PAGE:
We live in a skewed world, where nothing is evenly distributed. For example, 80 percent of the wealth is held by 20 percent of the population. Eighty percent of your firm's sales likely come from 20 percent of its customers. And 80 percent of your breakdowns are due to 20 percent of the causes.
You may recognize this as the 80/20 principle, or Pareto's Law, named after the Italian economist Vilfredo Pareto who first recognized the pattern in 1897. Pareto was studying the distribution of wealth in England during the 1800s. Perhaps not surprisingly, he soon discovered that a minority of the population held the majority of the wealth. But when he looked further, Pareto also found the distribution of wealth was both predictably and consistently skewed, regardless of which nation or time period he analyzed.
Put simply, Pareto's Law states an almost universal truth that nothing is uniformly distributed. The comparative split between any two sets of variables may not be 80/20. It could be 95/5, 60/40 or any other variation. But it is unlikely to be 50/50, which represents linear or even distribution.
Pareto's Law has since been validated in many business applications. Pareto analysis played a significant role in the quality revolution, with two of its most notable proponents, W. Edwards Deming and Joseph Juran, applying it to identify the 20 percent of defects causing 80 percent of the quality problems.
In business sales, it is reasonable to expect that if a firm has five sales people, the top salesperson will bring in 80 percent of the sales - that's four times the sales of all the others put together.
Understanding Pareto's Law can help identify points of leverage. And the more skewed the distribution, the more powerful the leverage.
In the sales example above, the sales manager's natural inclination is usually to invest time and money to improve the results of her underperforming sales people, whereas the principle of unequal effort and return represented by Pareto's Law means a better outcome (more sales) will be achieved by shifting these resources to assisting her star performer.
Similarly, in a maintenance environment, if 95 percent of your breakdowns were due to five percent of the possible causes, it follows that if you can identify and eliminate this small percentage of causes, then you will eliminate 95 percent of your breakdowns.
As you can see, focusing available resources on identifying a small percentage of causes provides potential for exponential gains. Little hinges can swing big doors.
In the maintenance and reliability field, we already have a variety of tools designed to help us allocate resources where they are needed most. The Reliability-Centered Maintenance framework, which considers the probability and consequences of failure, is possibly the most well-known of these.
I'm not promoting 80/20 thinking as a replacement for these tools, but rather as an addition or enhancement to them. Consider this example:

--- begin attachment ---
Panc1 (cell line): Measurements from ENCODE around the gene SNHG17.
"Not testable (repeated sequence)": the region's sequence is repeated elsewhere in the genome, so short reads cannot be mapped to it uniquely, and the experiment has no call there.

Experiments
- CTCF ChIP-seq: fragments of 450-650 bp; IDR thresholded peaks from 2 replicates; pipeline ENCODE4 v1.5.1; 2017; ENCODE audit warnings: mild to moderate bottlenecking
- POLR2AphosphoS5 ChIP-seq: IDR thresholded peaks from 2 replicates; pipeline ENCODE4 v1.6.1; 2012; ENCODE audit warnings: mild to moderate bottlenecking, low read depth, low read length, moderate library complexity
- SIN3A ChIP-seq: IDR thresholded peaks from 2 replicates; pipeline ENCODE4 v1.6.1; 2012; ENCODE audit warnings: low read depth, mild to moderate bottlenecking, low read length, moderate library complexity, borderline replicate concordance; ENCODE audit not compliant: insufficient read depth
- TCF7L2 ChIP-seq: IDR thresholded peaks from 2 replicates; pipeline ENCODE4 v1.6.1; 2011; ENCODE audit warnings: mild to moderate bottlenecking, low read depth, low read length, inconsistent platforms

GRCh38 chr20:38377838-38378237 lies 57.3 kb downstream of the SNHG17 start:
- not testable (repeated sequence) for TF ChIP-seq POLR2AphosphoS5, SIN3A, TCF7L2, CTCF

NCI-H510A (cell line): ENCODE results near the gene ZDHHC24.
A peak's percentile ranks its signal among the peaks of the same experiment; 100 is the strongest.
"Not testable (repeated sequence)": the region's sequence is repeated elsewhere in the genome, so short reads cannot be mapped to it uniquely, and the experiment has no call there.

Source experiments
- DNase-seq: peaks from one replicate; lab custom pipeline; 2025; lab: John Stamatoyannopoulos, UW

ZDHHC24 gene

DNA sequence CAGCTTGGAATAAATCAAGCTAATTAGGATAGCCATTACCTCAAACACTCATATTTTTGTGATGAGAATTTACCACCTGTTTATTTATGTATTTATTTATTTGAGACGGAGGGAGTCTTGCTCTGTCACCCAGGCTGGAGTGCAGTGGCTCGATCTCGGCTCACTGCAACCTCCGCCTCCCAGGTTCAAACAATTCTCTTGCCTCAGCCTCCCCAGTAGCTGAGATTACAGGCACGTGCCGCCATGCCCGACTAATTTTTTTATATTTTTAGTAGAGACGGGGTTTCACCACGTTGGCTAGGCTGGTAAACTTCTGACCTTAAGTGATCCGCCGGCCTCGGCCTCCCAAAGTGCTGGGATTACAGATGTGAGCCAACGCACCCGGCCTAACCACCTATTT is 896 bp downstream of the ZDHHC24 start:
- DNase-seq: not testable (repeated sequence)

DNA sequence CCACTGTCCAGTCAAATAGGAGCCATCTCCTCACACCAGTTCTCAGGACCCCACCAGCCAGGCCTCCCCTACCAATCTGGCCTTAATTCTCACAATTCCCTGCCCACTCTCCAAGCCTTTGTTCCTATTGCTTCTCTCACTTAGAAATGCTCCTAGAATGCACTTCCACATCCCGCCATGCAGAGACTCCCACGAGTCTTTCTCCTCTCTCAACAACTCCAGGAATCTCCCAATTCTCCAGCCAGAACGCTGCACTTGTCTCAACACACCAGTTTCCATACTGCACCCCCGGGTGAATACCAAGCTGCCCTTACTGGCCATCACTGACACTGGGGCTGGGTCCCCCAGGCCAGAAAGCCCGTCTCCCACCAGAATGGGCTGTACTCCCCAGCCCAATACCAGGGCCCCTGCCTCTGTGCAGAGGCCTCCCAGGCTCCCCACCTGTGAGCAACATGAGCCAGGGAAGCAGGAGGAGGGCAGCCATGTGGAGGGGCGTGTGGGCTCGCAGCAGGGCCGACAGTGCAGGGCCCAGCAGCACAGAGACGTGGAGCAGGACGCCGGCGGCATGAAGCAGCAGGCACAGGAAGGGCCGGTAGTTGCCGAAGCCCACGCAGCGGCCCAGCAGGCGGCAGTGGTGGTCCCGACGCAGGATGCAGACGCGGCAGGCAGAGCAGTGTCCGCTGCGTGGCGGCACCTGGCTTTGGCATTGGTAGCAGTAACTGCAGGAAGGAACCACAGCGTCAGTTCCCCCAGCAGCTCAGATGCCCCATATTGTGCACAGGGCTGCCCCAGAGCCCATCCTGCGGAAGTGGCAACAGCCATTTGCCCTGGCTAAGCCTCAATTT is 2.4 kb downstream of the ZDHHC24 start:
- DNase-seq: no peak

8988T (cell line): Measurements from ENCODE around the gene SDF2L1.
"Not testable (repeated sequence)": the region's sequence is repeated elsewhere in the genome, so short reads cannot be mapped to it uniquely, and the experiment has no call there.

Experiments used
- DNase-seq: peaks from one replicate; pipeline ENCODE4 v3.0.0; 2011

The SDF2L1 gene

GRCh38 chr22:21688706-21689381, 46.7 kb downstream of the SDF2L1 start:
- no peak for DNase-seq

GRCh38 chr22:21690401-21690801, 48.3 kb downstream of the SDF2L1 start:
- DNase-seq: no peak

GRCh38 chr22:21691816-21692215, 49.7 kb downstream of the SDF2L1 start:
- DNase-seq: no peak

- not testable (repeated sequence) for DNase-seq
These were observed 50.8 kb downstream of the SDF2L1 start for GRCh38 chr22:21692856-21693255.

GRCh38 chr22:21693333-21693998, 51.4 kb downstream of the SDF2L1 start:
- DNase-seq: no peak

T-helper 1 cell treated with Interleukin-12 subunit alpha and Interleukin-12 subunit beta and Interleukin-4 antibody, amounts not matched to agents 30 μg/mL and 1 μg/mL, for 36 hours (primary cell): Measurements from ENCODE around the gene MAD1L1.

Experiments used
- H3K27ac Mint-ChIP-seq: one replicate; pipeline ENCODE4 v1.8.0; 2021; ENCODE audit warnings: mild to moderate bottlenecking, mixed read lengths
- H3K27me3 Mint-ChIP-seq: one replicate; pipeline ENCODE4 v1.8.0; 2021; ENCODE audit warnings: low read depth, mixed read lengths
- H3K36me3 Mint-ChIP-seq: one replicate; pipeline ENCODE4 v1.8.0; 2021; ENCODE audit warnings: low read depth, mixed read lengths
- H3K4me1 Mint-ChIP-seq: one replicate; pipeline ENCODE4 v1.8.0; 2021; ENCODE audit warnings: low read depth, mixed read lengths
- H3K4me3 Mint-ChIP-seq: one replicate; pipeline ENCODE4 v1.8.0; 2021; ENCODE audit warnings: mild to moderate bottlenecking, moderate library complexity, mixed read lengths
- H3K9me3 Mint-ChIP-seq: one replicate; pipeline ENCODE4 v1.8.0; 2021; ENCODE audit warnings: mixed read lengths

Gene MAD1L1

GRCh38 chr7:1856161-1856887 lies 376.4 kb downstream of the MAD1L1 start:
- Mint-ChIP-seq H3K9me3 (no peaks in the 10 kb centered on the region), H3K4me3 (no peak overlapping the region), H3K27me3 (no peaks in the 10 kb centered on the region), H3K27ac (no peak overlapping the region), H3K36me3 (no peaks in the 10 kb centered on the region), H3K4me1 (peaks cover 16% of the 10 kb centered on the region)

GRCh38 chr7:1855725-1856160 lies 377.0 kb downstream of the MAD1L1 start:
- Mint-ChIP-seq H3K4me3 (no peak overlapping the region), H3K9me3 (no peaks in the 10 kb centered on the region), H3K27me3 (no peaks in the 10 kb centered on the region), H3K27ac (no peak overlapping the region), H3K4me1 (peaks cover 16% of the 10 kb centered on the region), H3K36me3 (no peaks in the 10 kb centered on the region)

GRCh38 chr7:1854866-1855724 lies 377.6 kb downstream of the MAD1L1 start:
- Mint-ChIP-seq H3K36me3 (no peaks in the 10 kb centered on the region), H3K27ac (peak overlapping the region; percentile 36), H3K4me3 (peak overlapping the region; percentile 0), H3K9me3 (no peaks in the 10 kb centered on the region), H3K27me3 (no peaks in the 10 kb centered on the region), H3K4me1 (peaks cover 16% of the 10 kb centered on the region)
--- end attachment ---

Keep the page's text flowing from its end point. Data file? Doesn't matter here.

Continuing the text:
During a meeting with a new client, I was briefed on the hydraulic hose maintenance program for its fleet of hydraulic mining shovels. This involved changing out every hose on the machine every 18 months. So whenever a shovel was down for planned maintenance, a portion of the hoses was changed out, beginning with the oldest first.
The hydraulic hose supplier who devised the program was somewhat of a hero because, prior to its implementation, improvised hose replacement in response to in-service failures had resulted in machine availability falling to as low as 65 percent.
When a multimillion-dollar shovel stops, so does a multimillion-dollar fleet of haul trucks. So downtime is a major cost. But large-diameter, multispiral, hydraulic hoses aren't cheap either.
I couldn't argue with the success of the hose replacement program; however, I did point out its fundamental flaw. It treated all hoses equally. The 80/20 principle suggests it would be highly unlikely that 50 percent of the hoses were responsible for 50 percent of the in-service failures and downtime.
So I explained to my client if he were to look at the historical data, he should expect to see a skewed picture: that 20 percent of the hoses were causing 80 percent of the in-service failures and downtime.
In fact, the available data revealed less than 20 percent of the hoses were responsible for nearly 90 percent of the failures (note that we are comparing two sets of unique data, so the comparative split doesn't have to add up to 100).
This discovery not only reduced my client's hose bill (oils spills, ingression of air and other contaminants), but the risk associated with the introduction of human agents as a result of unnecessary hose replacement was eliminated as well.
As this story illustrates, if you are applying linear thinking to any facet of your maintenance strategy, it's wrong. An 80 percent reduction in your maintenance costs will likely come from 20 percent of your maintenance effort. The trick is in identifying the significant 20 percent.